Case in point: Celine wasn’t a brand often uttered by men’s magazines, simply because it hasn’t offered anything men could wear—until now. For the first time in Celine’s storied 73-year-old history, Slimane showed an equal number of menswear outfits as the womenswear. 48 looks, to be exact. A first look at the menswear collection invoked a throwback moment to Slimane’s own Dior Homme days where the men were ultra-skinny. But let’s be real: no one does a skinny suit better than Hedi Slimane.
(Photo: PARIS LA NUIT/JOURNAL NOCTURE DE LA JEUNESSE PARISIENNE/CELINE SUMMER 19 MEN’S COLLECTION CAMPAIGN/PHOTOGRAPHED IN LONDON OCTOBER 2018)
04: Riccardo Tisci at Burberry
When Christopher Bailey bowed out at Burberry last year after 17 years, it marked an end of an era for the quintessentially British label. His successor would have had big shoes to fill. Fortunately, the man for the job happens to be Riccardo Tisci, the man who turned Givenchy from a sophisticated French house into the high-street dominator it is today.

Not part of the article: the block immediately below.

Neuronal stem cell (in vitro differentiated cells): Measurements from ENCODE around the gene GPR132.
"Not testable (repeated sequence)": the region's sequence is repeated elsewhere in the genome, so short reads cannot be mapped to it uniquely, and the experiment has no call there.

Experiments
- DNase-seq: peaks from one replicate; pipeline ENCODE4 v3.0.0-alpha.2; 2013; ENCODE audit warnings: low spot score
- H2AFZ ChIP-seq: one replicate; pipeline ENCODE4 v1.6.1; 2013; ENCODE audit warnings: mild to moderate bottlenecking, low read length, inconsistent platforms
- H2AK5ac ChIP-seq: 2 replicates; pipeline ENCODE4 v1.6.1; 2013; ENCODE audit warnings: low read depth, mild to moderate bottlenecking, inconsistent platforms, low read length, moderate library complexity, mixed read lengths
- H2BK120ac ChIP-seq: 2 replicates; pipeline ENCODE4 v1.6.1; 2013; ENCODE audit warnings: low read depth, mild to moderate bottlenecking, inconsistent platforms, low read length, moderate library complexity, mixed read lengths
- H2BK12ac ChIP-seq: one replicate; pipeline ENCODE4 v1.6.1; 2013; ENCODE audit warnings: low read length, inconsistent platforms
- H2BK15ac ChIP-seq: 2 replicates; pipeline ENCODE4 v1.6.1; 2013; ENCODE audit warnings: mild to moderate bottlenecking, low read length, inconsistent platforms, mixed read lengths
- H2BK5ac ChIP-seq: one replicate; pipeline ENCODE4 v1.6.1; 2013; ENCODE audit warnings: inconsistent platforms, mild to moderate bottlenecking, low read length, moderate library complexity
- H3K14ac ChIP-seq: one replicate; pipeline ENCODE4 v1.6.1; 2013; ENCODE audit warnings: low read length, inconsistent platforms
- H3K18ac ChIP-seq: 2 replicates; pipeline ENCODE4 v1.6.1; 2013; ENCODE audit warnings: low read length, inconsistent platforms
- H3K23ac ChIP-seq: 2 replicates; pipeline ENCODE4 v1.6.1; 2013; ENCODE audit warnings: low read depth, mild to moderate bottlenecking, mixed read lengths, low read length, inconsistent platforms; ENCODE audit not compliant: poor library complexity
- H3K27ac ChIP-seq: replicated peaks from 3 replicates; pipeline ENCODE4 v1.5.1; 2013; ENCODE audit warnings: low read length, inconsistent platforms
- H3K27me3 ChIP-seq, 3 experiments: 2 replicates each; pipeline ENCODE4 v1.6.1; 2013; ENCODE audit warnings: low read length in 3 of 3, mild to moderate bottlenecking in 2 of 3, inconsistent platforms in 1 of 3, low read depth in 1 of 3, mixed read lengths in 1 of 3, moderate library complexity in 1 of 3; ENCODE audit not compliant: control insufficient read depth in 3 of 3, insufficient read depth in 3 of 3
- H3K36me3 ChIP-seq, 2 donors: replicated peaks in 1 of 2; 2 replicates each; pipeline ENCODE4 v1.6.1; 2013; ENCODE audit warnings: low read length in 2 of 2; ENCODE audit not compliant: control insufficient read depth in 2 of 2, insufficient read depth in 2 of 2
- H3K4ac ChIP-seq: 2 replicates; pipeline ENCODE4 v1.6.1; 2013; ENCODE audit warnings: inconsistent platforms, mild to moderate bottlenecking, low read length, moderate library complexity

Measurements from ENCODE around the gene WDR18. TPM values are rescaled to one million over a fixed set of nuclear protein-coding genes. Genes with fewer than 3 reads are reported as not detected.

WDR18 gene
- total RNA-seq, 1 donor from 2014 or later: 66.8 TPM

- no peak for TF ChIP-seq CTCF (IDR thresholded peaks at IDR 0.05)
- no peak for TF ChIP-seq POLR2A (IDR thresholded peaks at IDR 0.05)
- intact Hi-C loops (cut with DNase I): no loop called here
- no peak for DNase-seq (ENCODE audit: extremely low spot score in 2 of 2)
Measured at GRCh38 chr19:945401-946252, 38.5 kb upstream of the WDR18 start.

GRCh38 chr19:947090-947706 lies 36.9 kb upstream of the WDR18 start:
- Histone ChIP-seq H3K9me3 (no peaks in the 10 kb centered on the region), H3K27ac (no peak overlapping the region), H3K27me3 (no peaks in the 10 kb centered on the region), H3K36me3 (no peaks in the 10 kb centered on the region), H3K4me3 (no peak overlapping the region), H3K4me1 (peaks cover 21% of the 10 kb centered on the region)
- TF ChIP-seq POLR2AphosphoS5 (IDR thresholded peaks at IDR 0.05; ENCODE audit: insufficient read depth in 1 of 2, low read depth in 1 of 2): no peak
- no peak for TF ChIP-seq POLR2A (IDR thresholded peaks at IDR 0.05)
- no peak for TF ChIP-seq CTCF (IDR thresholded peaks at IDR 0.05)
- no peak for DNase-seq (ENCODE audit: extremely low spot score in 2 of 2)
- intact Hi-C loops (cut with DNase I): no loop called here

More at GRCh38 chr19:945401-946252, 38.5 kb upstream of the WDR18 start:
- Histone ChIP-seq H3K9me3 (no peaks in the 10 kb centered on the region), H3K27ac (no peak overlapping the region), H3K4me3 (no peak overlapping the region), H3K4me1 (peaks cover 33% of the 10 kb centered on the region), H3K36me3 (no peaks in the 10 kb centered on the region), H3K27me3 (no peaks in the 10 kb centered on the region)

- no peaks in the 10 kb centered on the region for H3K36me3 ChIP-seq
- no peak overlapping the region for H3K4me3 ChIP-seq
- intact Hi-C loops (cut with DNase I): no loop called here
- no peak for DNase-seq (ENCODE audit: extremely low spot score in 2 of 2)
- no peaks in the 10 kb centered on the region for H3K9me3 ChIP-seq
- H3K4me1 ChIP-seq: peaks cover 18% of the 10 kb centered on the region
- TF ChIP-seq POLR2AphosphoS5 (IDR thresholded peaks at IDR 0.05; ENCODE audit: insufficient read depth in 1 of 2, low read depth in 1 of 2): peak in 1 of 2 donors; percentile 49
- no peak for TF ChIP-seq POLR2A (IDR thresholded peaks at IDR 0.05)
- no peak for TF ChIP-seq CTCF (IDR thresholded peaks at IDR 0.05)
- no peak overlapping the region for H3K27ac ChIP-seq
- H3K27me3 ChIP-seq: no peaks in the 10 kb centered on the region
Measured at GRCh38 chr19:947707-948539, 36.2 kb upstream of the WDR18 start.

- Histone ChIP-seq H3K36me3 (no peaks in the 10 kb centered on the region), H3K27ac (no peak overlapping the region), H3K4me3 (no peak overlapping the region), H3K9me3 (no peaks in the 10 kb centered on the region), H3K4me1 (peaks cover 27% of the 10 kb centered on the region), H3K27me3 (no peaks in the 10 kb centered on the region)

Soon after his appointment as Burberry’s Chief Creative Officer, he enlisted the help of graphic artist Peter Saville for a new interpretation of the logo and monogram. You might have seen it plastered over hundreds of billboards from Shanghai to London. Then came his first collection.
Thankfully Tisci didn’t wipe the slate clean for the brand, and instead tastefully combined both Burberry’s heritage plaids, checks, and tailoring with the slightly gothic, moody look that he introduced to Givenchy. If you’re after the Tisci-era collection, the clothes will drop in stores come February 2019.
05: Daniel Lee at Bottega Veneta